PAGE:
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The Collegian

The Student News Site of Tarrant County College

The Collegian

The Student News Site of Tarrant County College

The Collegian

Stem cell doors open, speaker says

By Linsey Fagan/reporter

New advances in stem cell research have opened new doors for scientists all over the world, a world-renowned genetic educator told a packed audience on NE Campus last week.

Sponsored by the natural sciences department and student activities, Sam Rhine presented Genetics Update: Stem Cell Research, Cloning and More, a 90-minute discussion of the latest genetic discoveries Feb. 4. Rhine has been called “the most effective human genetics educator in America today.”

“It will be amazing to see what happens in the next few years,” he said.

Until recently, the government did not fund stem cell research because it involved destroying an embryo (under 10 days old).

Last November, scientists used human skin to make “ethical” embryonic stem cells. Thus, scientists have found a way to create embryonic stem cells without destroying a embryo. This breakthrough opens new doors because federal funding is now available for these new developments, Rhine said.

“Ninety-nine percent of the funding for most scientific research is paid for by the federal government,” he said.

That money is now available to help research all of the possibilities.

In his State of the Union address Jan. 28, President Bush reversed some of his previous opinions on stem cell research because of the November discovery.

“This breakthrough has the potential to move us beyond the divisive debates of the past by extending the frontiers of medicine without the destruction of human life,” Bush said. “So we are expanding funding for this type of ethical medical research.”

So what are stem cells and why are they researched?

On its simple level, a stem cell is the most basic of cells in bone marrow and the start of all cells. Upon division, the cell produces dissimilar cells.

Rhine said stem cells are classified into two types: embryonic and adult.

Embryonic cells can become any of the 220 somatic cell types (the different types of cells in the body). They must be obtained within 10 days from an embryo, Rhine said, and the success rate of obtaining them is only 1 percent. However, they are “immortal” because they have unlimited ability to self-renew.

Adult stem cells also can become one or more of 220 somatic cells. However, the differences are vast, Rhine said.

Adult stem cells can be obtained any time and have a 100 percent success rate of obtaining. But they have limited ability to self-renew.

Rhine said the November discovery could open innumerable opportunities.

Some of the possibilities scientists are looking into and are excited about include developing therapy for Parkinson’s, correcting retinal problems, correcting heart problems, repairing brain injury after stroke and restoring damage from cerebral palsy.

The “hype” over embryonic stem cells, Rhine said, arrives mainly from their ability to become any cell in the human body.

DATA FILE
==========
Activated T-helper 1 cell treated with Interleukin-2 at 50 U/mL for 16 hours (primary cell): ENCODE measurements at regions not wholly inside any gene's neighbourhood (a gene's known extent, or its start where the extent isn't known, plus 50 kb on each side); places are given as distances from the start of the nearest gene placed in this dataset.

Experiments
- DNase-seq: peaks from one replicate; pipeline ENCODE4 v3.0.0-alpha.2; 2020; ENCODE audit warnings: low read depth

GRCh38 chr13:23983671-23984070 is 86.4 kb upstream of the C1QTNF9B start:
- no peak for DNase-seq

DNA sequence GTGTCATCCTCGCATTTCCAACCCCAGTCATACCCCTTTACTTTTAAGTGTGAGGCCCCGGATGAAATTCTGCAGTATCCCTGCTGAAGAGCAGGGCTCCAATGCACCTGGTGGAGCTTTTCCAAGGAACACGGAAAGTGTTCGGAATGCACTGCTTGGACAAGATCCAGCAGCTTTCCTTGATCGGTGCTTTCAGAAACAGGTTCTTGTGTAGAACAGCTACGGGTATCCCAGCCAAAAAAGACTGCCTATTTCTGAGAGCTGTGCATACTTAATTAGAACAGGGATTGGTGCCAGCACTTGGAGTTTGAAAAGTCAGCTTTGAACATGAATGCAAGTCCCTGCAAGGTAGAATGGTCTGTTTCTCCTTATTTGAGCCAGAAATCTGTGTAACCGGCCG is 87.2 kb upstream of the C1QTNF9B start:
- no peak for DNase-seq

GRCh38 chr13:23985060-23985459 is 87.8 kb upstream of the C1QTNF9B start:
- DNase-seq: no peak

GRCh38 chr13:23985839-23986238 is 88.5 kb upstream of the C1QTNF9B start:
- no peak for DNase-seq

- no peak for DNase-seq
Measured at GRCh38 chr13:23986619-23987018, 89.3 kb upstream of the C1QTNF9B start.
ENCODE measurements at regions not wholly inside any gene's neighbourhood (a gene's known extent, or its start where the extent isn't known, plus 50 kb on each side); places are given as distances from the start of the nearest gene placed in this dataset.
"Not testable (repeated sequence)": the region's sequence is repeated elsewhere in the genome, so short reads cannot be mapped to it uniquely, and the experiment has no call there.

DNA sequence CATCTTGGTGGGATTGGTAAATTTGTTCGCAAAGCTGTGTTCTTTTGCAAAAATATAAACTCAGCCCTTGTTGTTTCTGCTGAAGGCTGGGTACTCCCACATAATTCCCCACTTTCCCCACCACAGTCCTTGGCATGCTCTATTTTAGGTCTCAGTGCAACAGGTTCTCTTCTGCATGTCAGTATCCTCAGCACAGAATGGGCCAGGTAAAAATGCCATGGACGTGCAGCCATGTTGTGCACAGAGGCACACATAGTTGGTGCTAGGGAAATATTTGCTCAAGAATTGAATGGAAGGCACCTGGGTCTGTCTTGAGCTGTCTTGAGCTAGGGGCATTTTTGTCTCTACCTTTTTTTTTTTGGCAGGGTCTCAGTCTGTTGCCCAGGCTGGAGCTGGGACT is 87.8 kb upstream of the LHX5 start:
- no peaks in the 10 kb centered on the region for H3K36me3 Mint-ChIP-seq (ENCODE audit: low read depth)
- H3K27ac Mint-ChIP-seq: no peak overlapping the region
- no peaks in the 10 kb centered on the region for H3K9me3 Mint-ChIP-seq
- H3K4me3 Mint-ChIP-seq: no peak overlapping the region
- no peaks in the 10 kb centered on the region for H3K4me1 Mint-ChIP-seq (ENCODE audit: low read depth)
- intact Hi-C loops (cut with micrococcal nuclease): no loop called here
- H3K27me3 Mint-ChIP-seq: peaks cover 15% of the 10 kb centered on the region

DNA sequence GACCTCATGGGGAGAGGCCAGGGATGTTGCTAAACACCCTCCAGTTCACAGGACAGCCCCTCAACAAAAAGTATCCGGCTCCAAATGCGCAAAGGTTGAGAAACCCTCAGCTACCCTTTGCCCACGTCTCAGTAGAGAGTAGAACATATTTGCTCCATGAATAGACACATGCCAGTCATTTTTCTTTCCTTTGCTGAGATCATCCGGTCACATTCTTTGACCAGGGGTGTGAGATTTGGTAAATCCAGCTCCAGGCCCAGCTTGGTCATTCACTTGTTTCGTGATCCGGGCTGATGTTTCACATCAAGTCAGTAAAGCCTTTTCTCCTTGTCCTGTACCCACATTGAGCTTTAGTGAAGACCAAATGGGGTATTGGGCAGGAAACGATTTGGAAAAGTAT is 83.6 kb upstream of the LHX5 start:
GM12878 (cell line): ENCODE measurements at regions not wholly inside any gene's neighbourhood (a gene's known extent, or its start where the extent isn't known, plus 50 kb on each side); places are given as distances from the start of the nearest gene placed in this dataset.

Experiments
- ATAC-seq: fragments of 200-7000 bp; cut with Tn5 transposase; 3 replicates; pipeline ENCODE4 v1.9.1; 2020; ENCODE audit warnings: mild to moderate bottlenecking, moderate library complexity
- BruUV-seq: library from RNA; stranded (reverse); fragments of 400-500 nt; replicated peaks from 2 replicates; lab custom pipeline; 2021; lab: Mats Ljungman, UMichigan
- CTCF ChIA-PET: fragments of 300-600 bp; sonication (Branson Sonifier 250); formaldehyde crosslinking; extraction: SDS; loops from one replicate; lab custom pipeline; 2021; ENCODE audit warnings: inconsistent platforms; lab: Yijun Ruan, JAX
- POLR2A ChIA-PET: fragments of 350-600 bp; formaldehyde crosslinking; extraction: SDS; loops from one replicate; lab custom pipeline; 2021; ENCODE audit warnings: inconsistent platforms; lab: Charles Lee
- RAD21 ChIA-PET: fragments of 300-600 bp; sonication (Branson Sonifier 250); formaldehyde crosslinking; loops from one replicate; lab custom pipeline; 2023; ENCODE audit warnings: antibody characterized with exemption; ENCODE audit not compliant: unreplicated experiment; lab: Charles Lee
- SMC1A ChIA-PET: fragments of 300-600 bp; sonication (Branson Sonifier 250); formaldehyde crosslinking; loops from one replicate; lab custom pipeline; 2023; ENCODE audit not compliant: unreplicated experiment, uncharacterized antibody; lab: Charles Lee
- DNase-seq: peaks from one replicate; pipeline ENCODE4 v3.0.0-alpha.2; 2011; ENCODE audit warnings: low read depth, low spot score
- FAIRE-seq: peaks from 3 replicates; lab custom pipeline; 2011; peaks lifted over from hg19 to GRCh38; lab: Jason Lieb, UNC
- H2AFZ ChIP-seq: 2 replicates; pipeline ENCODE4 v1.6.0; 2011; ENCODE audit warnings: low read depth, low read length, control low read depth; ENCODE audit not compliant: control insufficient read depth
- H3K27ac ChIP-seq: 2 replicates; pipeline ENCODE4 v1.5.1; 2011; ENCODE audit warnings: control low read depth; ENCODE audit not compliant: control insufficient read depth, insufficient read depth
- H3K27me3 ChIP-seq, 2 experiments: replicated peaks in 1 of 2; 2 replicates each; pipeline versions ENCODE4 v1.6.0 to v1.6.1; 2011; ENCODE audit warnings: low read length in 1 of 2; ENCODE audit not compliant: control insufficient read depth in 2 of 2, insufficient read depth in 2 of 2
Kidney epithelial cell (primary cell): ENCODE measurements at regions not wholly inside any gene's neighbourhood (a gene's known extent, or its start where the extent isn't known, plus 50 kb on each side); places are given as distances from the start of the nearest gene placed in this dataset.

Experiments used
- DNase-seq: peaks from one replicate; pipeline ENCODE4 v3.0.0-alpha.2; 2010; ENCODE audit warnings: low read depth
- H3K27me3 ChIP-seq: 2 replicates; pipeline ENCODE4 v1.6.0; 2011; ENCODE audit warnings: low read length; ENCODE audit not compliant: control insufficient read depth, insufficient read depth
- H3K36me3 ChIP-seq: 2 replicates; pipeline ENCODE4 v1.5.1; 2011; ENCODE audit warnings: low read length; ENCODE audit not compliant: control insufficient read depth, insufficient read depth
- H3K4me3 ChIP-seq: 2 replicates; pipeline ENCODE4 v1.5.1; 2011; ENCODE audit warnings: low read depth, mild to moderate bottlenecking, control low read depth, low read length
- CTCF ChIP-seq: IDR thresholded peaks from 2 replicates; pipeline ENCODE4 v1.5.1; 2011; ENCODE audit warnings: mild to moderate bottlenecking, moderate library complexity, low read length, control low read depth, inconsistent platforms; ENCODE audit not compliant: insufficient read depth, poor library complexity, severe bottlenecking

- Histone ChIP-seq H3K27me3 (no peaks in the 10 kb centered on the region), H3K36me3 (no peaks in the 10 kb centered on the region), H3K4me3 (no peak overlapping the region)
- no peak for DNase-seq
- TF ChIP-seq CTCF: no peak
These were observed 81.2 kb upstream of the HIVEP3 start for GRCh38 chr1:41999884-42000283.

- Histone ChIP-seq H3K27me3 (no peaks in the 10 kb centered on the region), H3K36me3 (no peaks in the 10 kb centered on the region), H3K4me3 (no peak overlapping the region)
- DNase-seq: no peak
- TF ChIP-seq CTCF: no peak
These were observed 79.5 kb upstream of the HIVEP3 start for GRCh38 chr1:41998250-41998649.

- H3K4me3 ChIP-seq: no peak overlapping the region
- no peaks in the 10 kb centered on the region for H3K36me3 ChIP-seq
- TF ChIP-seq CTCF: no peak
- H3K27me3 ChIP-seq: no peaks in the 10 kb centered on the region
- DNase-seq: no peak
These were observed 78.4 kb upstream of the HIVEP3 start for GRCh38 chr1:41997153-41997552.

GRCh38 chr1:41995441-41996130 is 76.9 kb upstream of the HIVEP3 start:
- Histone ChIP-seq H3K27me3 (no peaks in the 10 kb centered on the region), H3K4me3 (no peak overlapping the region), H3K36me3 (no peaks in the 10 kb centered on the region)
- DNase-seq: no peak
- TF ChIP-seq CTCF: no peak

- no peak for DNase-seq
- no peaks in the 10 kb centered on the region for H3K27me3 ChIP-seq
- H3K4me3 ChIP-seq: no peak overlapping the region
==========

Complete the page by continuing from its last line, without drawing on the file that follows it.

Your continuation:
As an example, Rhine told about a friend who has a spinal cord injury and cannot walk. Potentially, doctors could take a skin cell from his friend and send it back to its origins (square one), where it can become any one of the 220 somatic cells. From there, scientists could give signals to this cell or cells to repair spinal cord injuries. These cells would multiply until there were enough to help Rhine’s friend walk again.

Rhine said stem cell research potentially could cure diabetes. His son has diabetes, and scientists could take his son’s skin cell and send it back to that original form. From there, doctors could send a signal to this cell or cells to become the cells in the pancreas that produce a sufficient amount of insulin.

Rhine also discussed the issue of tissue engineering, combining cells with other material and biochemicals to improve or replace cells. For instance, lab-grown cartilage has been successfully used to repair knee cartilage, Rhine said.

Through tissue engineering, scientists at Wake Forest University created artificial bladders and successfully implanted them into seven test subjects.

In January, Doris Taylor and a team of scientists from the University of Minnesota Center for Cardiovascular Repair created a rat’s heart in a lab, thus paving the way for the replacement of organs by using a patient’s own cells.

“The political, ethical and religious disagreements have now disappeared,” he said.

For more information on Rhine or stem cell research, visit or

Developments in cloning:

March 1996—Cloned sheep from embryo donor cell.
July 1996—Cloned sheep from adult somatic cell.
August 1996—Monkeys cloned
August 1997—Cattle cloned
July 1998—Mice cloned
March 2000—Pig cloned
June 2000—Goat cloned
February 2002—Cat cloned*
April 2002—Rabbit cloned
May 2003—Mule cloned
August 2003—Horse cloned**
August 2005—Dog cloned
May 2006—Ferret cloned
April 2007—Wolf cloned

* at Texas A&M University
** Donor for clone was also surrogate mother. The surrogate mother delivered its own twin.

Developments in stem cell research:
November 1998—Human embryonic stem cells grown in laboratory
November 2001—Human cloned embryo
August 2006—Mouse skin cell taken back to pluripotency
November 2007—Human skin cell taken back to pluripotency

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